5. Rince the beans thoroughly after soaking
    6. Bring beans to a boil in a pot of water
    7. rinse the beans again
    8. bring to a boil again, but this time with salted water and seasonings added, particular if it is a piece of meat
    9. reduce the heat and allow beans to simmer on low heat for an hour or two, adding water as needed and stirring periodically.
    10. If beans are still a little bit crunchy, add another cup of vinegar while boiling
    11. Add the beans to other things or serve with cornbread and a slice of white onion

Friends of mine from India taught me that they smash the lentils or put them in a blender to make their lentil soups and broths. I guess if all else fails, smash them with a mortar and pestle. The mortar is a sturdy bowl made of wood, stone, or metal…usually ceramic for chemistry. The pestle is used to smash grain. It was used in the Stone Age and also by alchemists in Egypt when making medicinal potions. In Mexico, a large mortar and pestle made of volcanic rock is used to prepare food and is called a molcajete.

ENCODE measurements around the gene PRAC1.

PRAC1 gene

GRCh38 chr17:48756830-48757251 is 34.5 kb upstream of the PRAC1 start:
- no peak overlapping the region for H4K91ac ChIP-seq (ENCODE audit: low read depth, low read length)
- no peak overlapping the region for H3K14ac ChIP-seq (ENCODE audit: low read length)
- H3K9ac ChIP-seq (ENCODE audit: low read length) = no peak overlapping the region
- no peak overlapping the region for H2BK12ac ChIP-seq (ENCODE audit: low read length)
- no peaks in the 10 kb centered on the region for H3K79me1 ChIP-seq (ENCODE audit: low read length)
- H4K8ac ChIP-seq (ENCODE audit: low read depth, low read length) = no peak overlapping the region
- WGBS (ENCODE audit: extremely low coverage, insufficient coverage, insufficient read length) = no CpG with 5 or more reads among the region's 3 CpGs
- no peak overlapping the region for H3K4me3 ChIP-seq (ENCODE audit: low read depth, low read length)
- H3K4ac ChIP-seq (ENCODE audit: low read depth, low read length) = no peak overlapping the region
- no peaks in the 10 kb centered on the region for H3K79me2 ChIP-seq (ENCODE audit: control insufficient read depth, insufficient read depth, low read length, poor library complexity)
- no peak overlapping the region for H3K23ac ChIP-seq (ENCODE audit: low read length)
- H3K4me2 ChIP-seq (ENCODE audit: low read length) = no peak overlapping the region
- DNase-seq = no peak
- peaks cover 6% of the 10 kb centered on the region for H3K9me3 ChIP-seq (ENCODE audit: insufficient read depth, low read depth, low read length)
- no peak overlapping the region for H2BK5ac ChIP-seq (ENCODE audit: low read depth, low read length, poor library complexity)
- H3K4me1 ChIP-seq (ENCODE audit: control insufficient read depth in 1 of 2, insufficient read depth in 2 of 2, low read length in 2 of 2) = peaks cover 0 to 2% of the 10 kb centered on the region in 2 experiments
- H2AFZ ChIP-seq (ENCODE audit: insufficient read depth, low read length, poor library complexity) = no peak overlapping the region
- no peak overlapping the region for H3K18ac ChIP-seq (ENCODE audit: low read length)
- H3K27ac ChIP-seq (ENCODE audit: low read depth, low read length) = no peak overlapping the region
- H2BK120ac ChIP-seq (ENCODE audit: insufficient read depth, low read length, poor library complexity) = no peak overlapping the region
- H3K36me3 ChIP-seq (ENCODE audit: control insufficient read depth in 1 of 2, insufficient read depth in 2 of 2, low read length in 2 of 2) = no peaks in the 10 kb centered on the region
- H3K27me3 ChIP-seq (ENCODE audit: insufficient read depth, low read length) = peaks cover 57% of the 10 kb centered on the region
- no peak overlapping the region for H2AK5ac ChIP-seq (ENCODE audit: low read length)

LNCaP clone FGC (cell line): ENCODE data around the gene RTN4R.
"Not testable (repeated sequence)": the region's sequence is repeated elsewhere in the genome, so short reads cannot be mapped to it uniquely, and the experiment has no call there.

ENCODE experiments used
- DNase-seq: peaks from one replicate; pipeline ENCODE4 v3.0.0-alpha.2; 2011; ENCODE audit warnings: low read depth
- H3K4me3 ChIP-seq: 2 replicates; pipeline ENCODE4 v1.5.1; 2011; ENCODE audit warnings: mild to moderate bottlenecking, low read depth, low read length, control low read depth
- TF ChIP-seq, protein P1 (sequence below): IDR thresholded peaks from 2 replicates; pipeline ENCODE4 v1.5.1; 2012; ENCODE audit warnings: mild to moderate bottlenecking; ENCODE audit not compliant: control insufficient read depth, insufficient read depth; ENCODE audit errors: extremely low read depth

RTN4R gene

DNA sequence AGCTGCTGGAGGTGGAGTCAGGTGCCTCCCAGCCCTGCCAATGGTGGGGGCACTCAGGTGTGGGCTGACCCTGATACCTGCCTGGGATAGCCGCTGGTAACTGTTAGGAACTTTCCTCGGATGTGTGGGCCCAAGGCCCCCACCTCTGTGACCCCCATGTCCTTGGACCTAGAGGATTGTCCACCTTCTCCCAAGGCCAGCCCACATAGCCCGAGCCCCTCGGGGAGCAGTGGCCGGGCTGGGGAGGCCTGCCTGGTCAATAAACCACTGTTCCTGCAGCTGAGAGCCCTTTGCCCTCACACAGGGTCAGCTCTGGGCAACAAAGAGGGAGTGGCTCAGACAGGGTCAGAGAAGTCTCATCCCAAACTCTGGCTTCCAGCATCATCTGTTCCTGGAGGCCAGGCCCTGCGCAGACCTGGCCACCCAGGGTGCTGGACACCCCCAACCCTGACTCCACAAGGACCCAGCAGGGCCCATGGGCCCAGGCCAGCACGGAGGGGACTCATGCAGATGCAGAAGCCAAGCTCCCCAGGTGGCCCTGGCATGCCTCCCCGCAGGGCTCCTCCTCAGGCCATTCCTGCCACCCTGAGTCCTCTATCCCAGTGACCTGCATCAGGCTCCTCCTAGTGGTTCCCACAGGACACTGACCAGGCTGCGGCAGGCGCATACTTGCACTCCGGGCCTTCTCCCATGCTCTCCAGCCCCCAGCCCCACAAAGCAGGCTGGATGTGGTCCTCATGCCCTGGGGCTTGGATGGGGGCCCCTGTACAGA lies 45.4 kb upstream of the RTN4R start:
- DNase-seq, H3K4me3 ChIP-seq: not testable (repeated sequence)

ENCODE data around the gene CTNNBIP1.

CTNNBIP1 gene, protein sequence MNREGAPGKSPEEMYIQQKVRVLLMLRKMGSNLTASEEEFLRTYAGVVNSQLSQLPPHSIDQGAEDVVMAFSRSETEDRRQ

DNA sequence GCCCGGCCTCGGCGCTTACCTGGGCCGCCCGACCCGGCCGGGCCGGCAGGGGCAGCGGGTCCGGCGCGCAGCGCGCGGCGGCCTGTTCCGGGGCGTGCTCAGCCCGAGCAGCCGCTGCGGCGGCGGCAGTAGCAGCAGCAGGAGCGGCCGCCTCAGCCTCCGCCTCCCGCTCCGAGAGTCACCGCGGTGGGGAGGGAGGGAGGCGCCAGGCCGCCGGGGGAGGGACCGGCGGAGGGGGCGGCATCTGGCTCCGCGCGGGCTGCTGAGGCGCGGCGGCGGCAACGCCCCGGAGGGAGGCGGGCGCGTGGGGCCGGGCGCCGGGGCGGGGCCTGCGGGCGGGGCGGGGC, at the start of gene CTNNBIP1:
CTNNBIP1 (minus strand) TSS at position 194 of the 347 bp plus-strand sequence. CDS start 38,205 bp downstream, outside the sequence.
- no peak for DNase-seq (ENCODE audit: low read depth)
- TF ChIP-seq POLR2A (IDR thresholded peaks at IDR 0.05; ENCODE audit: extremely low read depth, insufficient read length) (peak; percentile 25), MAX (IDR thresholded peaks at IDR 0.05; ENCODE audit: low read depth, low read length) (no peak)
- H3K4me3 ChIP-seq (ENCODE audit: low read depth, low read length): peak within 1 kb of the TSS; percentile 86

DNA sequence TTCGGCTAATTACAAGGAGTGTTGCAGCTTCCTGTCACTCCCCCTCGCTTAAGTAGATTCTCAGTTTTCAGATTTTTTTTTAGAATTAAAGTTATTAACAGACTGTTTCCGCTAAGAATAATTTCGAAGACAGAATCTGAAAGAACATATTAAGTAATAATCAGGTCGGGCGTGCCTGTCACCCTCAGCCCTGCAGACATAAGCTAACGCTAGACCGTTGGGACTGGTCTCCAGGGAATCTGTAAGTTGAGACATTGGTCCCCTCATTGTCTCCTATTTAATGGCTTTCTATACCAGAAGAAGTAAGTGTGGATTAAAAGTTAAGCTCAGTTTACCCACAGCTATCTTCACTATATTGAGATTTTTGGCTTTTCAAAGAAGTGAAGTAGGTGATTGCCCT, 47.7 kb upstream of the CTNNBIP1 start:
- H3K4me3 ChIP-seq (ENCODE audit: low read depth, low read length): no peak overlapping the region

I’m sure the earliest humans used two rocks to crush nuts, berries, leaves, grains, bones, etc…. perhaps one with a weathered surface that served as a bowl, and another piece that could be held to grind a substance in the depression.

My grandmother canned everything, so there was no waste on the farm. We ate everything fresh and she canned or pickled the rest.

A few of my favorite recipes:




New Year's Black-eyed Peas and Ham Soup

Get Well, Stay Well Soup:

Summer Veggie Stew:

  • Olive oil, enough to saute: Cubed beets, looks like beef Half a bulb of garlic, ~6 cloves
  • Add a mix of chopped veggies (1-2 cups), I use a frozen package, but fresh is better
  • 1 can of black beans